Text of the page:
Ages ago, back in the last millennium, I distinctly remember sitting in a conference room in downtown Seattle and working with a client who had recently been laid off.  He said that he’d been ramping up his job search and was channeling five or six hours of focused effort into the process, each day, in the hopes of turning up a new opportunity.  He said he felt pretty proud of himself, until he described his ongoing search routine to a mentor and prior boss of his, who simply responded with “that’s all?” and chided him that he should be spending 50 hours a week looking for work — or more — if he was truly serious about finding something.

And again, keep in mind that this was around 1997 or so.

Long story short, there remains a lot of ambiguity about what truly constitutes a “serious” job search effort.  Should one spend an hour a day at the process?  Two hours?  Eight hours?  Every waking moment, hooked up to an intravenous feeding tube as you surf through and other sites?  What level of effort truly demonstrates a person’s commitment to finding their next employment opportunity?

It’s not as simple of a question as you might think.  For starters, there a lot of people who assume the bar should more or less be set according to what the unemployment office tells them, which is that they need to send out three resumes per week to get their unemployment check.  Frankly, this number is insanely low and a disservice, I believe, to today’s job hunters.  Hopefully I don’t have to explain why this is the case, but I’d be severely concerned about the chances of success somebody would have if three submissions per week represented the totality of their efforts.

On the flip side, there’s also the old saying “looking for a job is a full-time job” — implying that people should channel 40 hours of effort, week in and week out, into the process.  Or perhaps even more than that, if my former client’s mentor is to be believed.  And yet, is there truly enough fuel out there for somebody to sustain this level of effort?  Could such a time-intensive commitment end up being counterproductive?  Might the average person end up getting so burned out that they’d likely turn into a desperate, frazzled “job hunting zombie” that employers shy away from and nobody wants to be around?

And then lastly, you have those folks who continually talk about how urgent their situation is — and how highly motivated they are to find something — but then spend weeks procrastinating, working on their house, going on lavish trips, or engaging in other activities that suggest that perhaps their situation isn’t QUITE as dire as they’ve led people to believe.  What’s up with that disconnect?

So at the end of the day, I think each individual job seeker has to look in the mirror and ask themselves whether they’re truly serious about finding a new position — or not — and whether their actions are adequately reflecting this level of commitment.  For example, and to provide at least some sort of benchmark, active job hunters might take a moment and ask themselves:

•  Are you spending a significant amount of time, each day, on the search process?
•  Do you have a clear plan of attack outlining the specific steps/actions you need to complete?
•  Have you made a list of everybody you possibly know?  And contacted them about your search?
•  Are you using LinkedIn regularly to request referrals from relevant “friend of friend” contacts?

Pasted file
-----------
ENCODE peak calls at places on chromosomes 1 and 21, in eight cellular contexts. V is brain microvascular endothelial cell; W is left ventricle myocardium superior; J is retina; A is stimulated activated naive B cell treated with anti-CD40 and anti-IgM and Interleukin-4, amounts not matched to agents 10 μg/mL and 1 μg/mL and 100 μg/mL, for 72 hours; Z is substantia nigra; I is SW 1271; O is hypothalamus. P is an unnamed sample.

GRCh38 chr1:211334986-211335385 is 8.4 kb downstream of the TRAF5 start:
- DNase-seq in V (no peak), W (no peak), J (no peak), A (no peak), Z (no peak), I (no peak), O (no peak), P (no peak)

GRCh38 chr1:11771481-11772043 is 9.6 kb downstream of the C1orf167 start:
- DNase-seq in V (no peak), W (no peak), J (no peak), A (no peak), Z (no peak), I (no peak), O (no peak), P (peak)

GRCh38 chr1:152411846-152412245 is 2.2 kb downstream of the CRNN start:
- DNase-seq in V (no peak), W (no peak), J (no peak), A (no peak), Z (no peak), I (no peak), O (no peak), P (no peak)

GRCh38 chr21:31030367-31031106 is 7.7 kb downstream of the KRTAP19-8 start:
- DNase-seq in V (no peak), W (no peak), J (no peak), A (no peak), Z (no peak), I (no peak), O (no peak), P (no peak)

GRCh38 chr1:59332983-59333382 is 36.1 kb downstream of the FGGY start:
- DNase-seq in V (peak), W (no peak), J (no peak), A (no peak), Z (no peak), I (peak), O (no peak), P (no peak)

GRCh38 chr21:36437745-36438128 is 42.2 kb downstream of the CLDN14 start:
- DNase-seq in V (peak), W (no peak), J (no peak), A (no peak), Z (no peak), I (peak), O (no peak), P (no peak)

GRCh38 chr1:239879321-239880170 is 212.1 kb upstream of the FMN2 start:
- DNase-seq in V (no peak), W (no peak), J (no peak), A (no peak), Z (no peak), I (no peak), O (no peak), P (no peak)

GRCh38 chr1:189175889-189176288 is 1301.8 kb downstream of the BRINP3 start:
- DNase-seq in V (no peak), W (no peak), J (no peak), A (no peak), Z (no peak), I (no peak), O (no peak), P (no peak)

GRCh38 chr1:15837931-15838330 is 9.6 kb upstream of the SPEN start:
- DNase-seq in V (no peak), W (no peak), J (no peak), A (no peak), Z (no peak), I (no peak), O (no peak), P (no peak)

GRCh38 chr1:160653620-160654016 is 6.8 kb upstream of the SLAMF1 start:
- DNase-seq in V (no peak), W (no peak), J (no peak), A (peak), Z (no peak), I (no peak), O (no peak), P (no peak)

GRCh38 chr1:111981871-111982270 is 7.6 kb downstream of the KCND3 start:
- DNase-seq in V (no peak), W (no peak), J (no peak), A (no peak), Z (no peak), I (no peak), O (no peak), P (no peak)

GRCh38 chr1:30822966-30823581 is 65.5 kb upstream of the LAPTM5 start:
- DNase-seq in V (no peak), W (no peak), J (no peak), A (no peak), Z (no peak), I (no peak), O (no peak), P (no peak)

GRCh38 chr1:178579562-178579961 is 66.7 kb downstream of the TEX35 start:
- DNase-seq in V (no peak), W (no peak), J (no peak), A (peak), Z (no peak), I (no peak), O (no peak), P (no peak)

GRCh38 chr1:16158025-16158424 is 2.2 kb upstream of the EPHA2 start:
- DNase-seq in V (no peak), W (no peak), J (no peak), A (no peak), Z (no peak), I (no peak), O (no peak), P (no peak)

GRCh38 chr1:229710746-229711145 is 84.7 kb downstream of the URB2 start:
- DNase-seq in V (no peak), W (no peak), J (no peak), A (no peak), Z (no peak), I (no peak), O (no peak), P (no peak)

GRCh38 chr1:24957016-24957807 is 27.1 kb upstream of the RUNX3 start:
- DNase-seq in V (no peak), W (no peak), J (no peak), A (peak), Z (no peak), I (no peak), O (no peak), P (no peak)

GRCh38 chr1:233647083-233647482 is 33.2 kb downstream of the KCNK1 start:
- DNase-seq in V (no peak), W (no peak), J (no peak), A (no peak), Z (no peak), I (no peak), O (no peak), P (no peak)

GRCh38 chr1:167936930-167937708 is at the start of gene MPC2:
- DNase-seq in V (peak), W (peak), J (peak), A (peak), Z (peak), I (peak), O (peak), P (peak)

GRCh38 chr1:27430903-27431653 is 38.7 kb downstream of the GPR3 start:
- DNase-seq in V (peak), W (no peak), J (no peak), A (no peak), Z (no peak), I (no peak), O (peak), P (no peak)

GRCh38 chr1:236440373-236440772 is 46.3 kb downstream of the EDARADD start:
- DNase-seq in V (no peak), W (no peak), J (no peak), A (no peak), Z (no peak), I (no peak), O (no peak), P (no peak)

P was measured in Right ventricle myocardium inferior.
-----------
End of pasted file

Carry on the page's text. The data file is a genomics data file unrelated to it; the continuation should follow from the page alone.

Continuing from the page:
•  Do you get out of the house and attend appropriate professional events, meetups, and gatherings?
•  Are you engaging in regular industry reading and training to keep your skills sharp?
•  Have you researched/contacted all of the appropriate recruiters in your field?  Or just a couple?
•  Do you customize each resume and cover letter you send out to maximize their effectiveness?
•  Do you follow up with people multiple times, when you don’t hear anything back?  Or give up?
•  Have you identified and built a list of companies that match your background/interests?
•  Do you conduct at least several hours of research on a company before interviewing with them?
•  Have you actually practiced your elevator pitch and interview answers, out loud, multiple times?

Alternatively, you could ask yourself some of these more “existential” questions:

•  Even if you don’t have a job quite yet, are you proud of the effort you’re making to find one?
•  Would an outside observer be impressed by how you’re approaching this challenge?
•  Are you getting out of your comfort zone on a regular basis — or do you avoid certain activities?
•  Do any of the steps you’re engaging in to find work go beyond what the “average” job hunter likely does?
•  Are you actively seeking to turn up hidden opportunities or simply chasing published leads?

Just to be clear, I don’t think there’s necessarily a right answer or a certain “score” one needs to be shooting for in terms of the above questions.  And honestly, there are also many individuals out there who don’t need to be quite as serious about this process as others, due to their financial situation or where they stand in terms of their life/career arc.  And yet, for those professionals who really do need to find something sooner, rather than later — or who simply love to work and hate the feeling of uncertainty that comes from being between assignments — I’d encourage you try to adopt as many of the above practices as possible into your routine.

Ultimately, job hunting is fairly simple.  It’s just not necessarily easy.  And like any other obstacle in life, the more time, creativity, courage, and structure you bring to bear in your efforts, the better your results will inevitably be.  So where do you stand?    Are you serious about your search — or not quite there yet?  Any other factors some of you would propose that might help an individual gauge this effectively?